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Certain events which had an impact on Sir Arthur Conan Doyle, while he was still a medical student under the supervision of Dr. Bell, his teacher and mentor, on whom the character of Sherlock Holmes is partly drawn from.
The Scold's Bridle, a medieval device of repression, used to silence nagging women. When Detective Sgt. Cooper is called to the scene of the death of Mathilda Gillespie, although bizarre in a bath of blood wearing the Scold' Bridle, it seems like a simple, open and shut case of suicide. However, after speaking with Dr. Sarah Blakeney, Mathilda's physician, Cooper realizes that this is a murder investigation as Mathilda suffered from Arthritis. As Cooper investigates further into the life and background of Mathilda he discovers that she was almost universally hated. The only exceptions to this appear to be Dr. Blakeney and her husband Jack who painted a portrait of Mathilda wearing the Scold's Bridle. The case takes many weird twists and many dark secrets, past and present, are exposed as Cooper tenaciously attempts to discover the murderer. Written by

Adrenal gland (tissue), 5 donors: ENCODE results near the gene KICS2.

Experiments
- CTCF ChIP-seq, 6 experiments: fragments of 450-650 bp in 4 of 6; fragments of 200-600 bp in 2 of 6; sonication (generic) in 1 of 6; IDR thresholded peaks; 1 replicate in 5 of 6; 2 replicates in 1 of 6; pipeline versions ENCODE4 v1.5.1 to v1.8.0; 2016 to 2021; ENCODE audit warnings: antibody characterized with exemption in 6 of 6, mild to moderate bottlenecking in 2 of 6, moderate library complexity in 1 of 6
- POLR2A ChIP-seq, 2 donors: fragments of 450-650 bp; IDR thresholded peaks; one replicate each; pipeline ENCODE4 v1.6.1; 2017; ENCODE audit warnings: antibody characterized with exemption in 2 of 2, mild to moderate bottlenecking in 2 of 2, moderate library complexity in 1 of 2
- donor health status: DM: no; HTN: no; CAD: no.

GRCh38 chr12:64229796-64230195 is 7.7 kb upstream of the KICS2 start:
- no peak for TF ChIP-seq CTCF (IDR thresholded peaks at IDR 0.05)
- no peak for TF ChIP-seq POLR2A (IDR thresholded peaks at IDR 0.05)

Mark Smith <firstname.lastname@example.org>
Having read the book and seen the TV series several times I'm still amazed as to how close to the characters in the book this adaptation gets. Miranda Richardson as the unbridled (pardon the pun) and headstrong GP and Trudie Styler (Sting's wife I've been told) as the troubled Joanna are the two actors and characters that will stay with me for a while, but this is an all around top notch cast they're all brilliant.
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